Storybench announces Ochre, a new site to showcase and study visual storytelling

by Sam Berkhead
Oct 30, 2018 in Digital Journalism

Storybench and Northeastern University’s Media Innovation program yesterday announced the launch of Ochre, a site dedicated exclusively to showcasing longform visual storytelling.

Ochre’s first story edited by the Media Innovation program centers around “The Boat,” an interactive graphic novel published by SBS Australia. Ochre’s piece dissects the digital techniques and aesthetics used while creating “The Boat,” which tells the fictional story of a 16-year-old Vietnamese girl whose parents send her to Australia by boat to save her from conflict.

Ochre’s content asks questions that range from overcoming aesthetic issues to determining the most sustainable revenue models for fostering innovative visual storytelling. Its stories have examined how nonprofits like Human Rights Watch use video storytelling to promote their message and have outlined the effects of virtual reality on journalism.

In covering these topics, it hopes to discover the best practices of visual journalism that can be collectively shared across the industry.

“The Ochre site is a perfect fit for the Media Innovation program, where we are training journalists for the digital age and constantly asking the question: how do we best tell a story?” said Jonathan Kaufman, director of Northeastern’s School of Journalism. “As our students explore and unpack some of the finest visual storytelling out there today through their Ochre pieces, we are excited to pass on what we are learning and what inspires us most.”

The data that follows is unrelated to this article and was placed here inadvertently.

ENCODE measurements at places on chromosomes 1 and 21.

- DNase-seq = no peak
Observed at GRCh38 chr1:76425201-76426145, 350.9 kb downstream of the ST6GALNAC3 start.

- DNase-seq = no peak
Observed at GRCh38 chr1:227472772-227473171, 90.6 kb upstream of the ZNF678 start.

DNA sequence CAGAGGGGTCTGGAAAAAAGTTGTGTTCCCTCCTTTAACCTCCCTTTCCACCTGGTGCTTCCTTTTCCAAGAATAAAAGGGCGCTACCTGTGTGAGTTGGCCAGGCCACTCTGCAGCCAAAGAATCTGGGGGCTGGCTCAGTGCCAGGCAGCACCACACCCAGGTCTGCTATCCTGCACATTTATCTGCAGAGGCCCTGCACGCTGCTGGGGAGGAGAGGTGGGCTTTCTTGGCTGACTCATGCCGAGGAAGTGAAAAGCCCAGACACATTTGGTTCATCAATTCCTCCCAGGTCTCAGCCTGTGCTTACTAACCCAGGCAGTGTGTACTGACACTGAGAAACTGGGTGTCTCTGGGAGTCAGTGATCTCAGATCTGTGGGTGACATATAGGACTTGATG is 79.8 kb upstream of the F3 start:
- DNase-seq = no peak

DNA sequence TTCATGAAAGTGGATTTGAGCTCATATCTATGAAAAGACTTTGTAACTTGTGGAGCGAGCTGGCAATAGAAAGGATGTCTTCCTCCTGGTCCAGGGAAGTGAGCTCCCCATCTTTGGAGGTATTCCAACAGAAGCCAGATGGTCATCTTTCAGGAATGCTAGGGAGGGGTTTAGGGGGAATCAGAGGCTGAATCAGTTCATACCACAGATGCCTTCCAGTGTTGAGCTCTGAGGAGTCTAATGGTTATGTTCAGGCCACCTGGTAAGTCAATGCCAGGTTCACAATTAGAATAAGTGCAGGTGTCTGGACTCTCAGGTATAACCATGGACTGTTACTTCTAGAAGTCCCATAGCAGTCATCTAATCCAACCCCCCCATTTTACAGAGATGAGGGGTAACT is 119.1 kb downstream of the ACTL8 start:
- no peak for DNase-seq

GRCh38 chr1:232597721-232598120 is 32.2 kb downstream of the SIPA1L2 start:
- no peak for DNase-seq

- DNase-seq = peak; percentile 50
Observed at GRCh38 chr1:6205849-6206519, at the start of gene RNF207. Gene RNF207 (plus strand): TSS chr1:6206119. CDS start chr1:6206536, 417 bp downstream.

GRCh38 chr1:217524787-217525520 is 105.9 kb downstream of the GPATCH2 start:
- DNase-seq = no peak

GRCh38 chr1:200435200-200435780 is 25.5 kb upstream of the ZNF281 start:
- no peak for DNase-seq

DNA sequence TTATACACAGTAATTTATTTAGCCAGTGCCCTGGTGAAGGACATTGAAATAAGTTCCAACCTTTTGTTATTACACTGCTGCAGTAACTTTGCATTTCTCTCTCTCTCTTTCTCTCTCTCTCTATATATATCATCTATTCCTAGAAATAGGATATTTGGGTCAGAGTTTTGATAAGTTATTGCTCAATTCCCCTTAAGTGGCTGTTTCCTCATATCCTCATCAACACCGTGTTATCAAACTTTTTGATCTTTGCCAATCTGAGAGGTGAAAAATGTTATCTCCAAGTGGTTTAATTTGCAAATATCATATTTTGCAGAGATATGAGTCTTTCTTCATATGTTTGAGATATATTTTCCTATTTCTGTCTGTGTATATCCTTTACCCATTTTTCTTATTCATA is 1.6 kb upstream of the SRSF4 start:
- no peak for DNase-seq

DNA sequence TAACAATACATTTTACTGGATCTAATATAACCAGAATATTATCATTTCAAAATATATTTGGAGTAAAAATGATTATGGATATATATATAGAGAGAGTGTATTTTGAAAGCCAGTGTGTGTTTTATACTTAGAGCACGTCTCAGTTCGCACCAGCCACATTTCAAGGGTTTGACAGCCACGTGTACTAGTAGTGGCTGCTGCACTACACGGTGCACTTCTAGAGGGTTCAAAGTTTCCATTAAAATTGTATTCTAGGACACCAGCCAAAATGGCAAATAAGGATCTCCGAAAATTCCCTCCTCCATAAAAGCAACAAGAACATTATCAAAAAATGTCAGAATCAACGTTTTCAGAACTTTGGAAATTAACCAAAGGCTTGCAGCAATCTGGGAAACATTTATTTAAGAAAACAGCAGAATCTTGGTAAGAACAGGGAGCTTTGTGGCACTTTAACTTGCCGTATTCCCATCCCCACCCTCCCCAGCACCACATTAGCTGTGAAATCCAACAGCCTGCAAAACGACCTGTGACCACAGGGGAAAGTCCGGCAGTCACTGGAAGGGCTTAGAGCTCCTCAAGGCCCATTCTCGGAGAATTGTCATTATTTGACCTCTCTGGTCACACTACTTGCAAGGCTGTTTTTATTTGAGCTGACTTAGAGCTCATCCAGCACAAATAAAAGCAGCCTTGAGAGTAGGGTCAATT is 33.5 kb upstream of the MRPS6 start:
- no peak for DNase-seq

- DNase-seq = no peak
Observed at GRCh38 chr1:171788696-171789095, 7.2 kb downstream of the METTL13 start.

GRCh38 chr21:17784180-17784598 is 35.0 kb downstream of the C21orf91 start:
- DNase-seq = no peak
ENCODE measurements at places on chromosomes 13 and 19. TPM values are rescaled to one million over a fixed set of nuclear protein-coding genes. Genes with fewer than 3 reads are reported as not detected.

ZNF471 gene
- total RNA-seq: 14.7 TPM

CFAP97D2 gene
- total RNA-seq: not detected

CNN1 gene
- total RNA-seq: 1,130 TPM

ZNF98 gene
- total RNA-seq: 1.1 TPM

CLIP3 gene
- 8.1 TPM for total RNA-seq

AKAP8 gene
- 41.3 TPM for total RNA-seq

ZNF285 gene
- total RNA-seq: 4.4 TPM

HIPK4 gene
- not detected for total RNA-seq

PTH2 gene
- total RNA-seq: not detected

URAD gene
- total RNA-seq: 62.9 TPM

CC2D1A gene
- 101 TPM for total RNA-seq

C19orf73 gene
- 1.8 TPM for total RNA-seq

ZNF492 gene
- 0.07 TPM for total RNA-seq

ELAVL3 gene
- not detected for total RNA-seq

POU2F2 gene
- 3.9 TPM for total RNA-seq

Graduate students and staff at Northeastern’s Media Innovation program will publish one story per month relating to the tools, industry or inspiration of the visual storytelling craft. Editors at Storybench, a site dedicated to finding new digital storytelling tools and techniques, will oversee the stories’ production and editing.

Ochre, previously owned by Blue Chalk Media, will continue to work toward its mission: asking questions about today’s visual journalism landscape and contributing to its future.

“It was our intention to create a space for visual journalists to debate their collective future,” said Greg Moyer, Blue Chalk founder and CEO. “It seems only natural to house Ochre at a place where inquiry is a daily event.”

via Storybench

Main image is a screenshot from “The Boat.”